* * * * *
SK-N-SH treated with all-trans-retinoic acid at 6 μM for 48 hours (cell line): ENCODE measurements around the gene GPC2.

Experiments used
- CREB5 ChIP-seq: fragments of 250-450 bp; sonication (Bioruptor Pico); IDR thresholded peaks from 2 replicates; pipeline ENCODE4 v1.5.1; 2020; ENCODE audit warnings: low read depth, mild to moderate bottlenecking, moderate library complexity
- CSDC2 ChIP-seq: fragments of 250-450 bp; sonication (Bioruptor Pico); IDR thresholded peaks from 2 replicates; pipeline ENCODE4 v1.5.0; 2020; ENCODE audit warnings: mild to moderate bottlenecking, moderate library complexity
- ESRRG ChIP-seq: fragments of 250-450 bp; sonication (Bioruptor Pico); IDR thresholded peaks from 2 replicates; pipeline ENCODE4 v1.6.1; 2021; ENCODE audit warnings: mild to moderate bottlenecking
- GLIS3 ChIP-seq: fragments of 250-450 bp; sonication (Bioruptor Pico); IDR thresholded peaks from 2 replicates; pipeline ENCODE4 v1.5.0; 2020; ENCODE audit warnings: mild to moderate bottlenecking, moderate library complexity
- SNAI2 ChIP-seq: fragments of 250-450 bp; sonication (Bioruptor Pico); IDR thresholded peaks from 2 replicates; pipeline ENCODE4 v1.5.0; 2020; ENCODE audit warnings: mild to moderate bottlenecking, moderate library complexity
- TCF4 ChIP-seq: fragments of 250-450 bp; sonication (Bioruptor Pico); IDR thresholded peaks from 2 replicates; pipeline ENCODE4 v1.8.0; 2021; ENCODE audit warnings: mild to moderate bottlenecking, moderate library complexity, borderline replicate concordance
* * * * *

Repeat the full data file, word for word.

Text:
SK-N-SH treated with all-trans-retinoic acid at 6 μM for 48 hours (cell line): ENCODE measurements around the gene GPC2.

Experiments used
- CREB5 ChIP-seq: fragments of 250-450 bp; sonication (Bioruptor Pico); IDR thresholded peaks from 2 replicates; pipeline ENCODE4 v1.5.1; 2020; ENCODE audit warnings: low read depth, mild to moderate bottlenecking, moderate library complexity
- CSDC2 ChIP-seq: fragments of 250-450 bp; sonication (Bioruptor Pico); IDR thresholded peaks from 2 replicates; pipeline ENCODE4 v1.5.0; 2020; ENCODE audit warnings: mild to moderate bottlenecking, moderate library complexity
- ESRRG ChIP-seq: fragments of 250-450 bp; sonication (Bioruptor Pico); IDR thresholded peaks from 2 replicates; pipeline ENCODE4 v1.6.1; 2021; ENCODE audit warnings: mild to moderate bottlenecking
- GLIS3 ChIP-seq: fragments of 250-450 bp; sonication (Bioruptor Pico); IDR thresholded peaks from 2 replicates; pipeline ENCODE4 v1.5.0; 2020; ENCODE audit warnings: mild to moderate bottlenecking, moderate library complexity
- SNAI2 ChIP-seq: fragments of 250-450 bp; sonication (Bioruptor Pico); IDR thresholded peaks from 2 replicates; pipeline ENCODE4 v1.5.0; 2020; ENCODE audit warnings: mild to moderate bottlenecking, moderate library complexity
- TCF4 ChIP-seq: fragments of 250-450 bp; sonication (Bioruptor Pico); IDR thresholded peaks from 2 replicates; pipeline ENCODE4 v1.8.0; 2021; ENCODE audit warnings: mild to moderate bottlenecking, moderate library complexity, borderline replicate concordance